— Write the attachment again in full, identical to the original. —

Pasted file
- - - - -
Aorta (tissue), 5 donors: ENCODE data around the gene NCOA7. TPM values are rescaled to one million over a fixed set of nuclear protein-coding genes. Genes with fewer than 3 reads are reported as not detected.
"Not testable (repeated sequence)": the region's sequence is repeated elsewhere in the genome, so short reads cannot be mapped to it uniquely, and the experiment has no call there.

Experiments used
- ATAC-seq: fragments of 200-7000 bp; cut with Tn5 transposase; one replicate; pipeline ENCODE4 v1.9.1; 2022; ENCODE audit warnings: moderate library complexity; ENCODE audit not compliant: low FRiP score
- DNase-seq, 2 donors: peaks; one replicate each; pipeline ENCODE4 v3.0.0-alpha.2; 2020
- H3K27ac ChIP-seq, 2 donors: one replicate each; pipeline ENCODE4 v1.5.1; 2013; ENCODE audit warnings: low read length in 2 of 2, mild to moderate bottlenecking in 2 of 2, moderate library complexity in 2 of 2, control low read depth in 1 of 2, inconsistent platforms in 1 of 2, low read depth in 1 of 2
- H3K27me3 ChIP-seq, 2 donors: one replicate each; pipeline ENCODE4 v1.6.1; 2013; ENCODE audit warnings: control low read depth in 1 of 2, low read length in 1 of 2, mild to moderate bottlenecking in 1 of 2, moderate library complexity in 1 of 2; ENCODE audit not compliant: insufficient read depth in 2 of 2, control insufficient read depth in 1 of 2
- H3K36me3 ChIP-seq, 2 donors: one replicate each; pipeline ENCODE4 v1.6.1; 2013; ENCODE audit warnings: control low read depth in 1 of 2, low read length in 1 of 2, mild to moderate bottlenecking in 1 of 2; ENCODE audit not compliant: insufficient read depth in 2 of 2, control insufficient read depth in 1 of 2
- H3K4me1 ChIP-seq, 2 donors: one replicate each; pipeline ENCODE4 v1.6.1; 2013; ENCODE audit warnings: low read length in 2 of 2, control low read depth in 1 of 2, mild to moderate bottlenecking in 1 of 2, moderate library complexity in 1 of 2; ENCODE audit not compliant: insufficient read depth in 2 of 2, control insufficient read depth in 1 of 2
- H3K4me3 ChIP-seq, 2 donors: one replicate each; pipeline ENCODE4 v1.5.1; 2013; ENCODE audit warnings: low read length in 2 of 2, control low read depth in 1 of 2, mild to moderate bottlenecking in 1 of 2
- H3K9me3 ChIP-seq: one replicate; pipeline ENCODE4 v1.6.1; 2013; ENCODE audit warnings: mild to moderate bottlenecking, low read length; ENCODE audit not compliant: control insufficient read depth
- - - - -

Aorta (tissue), 5 donors: ENCODE data around the gene NCOA7. TPM values are rescaled to one million over a fixed set of nuclear protein-coding genes. Genes with fewer than 3 reads are reported as not detected.
"Not testable (repeated sequence)": the region's sequence is repeated elsewhere in the genome, so short reads cannot be mapped to it uniquely, and the experiment has no call there.

Experiments used
- ATAC-seq: fragments of 200-7000 bp; cut with Tn5 transposase; one replicate; pipeline ENCODE4 v1.9.1; 2022; ENCODE audit warnings: moderate library complexity; ENCODE audit not compliant: low FRiP score
- DNase-seq, 2 donors: peaks; one replicate each; pipeline ENCODE4 v3.0.0-alpha.2; 2020
- H3K27ac ChIP-seq, 2 donors: one replicate each; pipeline ENCODE4 v1.5.1; 2013; ENCODE audit warnings: low read length in 2 of 2, mild to moderate bottlenecking in 2 of 2, moderate library complexity in 2 of 2, control low read depth in 1 of 2, inconsistent platforms in 1 of 2, low read depth in 1 of 2
- H3K27me3 ChIP-seq, 2 donors: one replicate each; pipeline ENCODE4 v1.6.1; 2013; ENCODE audit warnings: control low read depth in 1 of 2, low read length in 1 of 2, mild to moderate bottlenecking in 1 of 2, moderate library complexity in 1 of 2; ENCODE audit not compliant: insufficient read depth in 2 of 2, control insufficient read depth in 1 of 2
- H3K36me3 ChIP-seq, 2 donors: one replicate each; pipeline ENCODE4 v1.6.1; 2013; ENCODE audit warnings: control low read depth in 1 of 2, low read length in 1 of 2, mild to moderate bottlenecking in 1 of 2; ENCODE audit not compliant: insufficient read depth in 2 of 2, control insufficient read depth in 1 of 2
- H3K4me1 ChIP-seq, 2 donors: one replicate each; pipeline ENCODE4 v1.6.1; 2013; ENCODE audit warnings: low read length in 2 of 2, control low read depth in 1 of 2, mild to moderate bottlenecking in 1 of 2, moderate library complexity in 1 of 2; ENCODE audit not compliant: insufficient read depth in 2 of 2, control insufficient read depth in 1 of 2
- H3K4me3 ChIP-seq, 2 donors: one replicate each; pipeline ENCODE4 v1.5.1; 2013; ENCODE audit warnings: low read length in 2 of 2, control low read depth in 1 of 2, mild to moderate bottlenecking in 1 of 2
- H3K9me3 ChIP-seq: one replicate; pipeline ENCODE4 v1.6.1; 2013; ENCODE audit warnings: mild to moderate bottlenecking, low read length; ENCODE audit not compliant: control insufficient read depth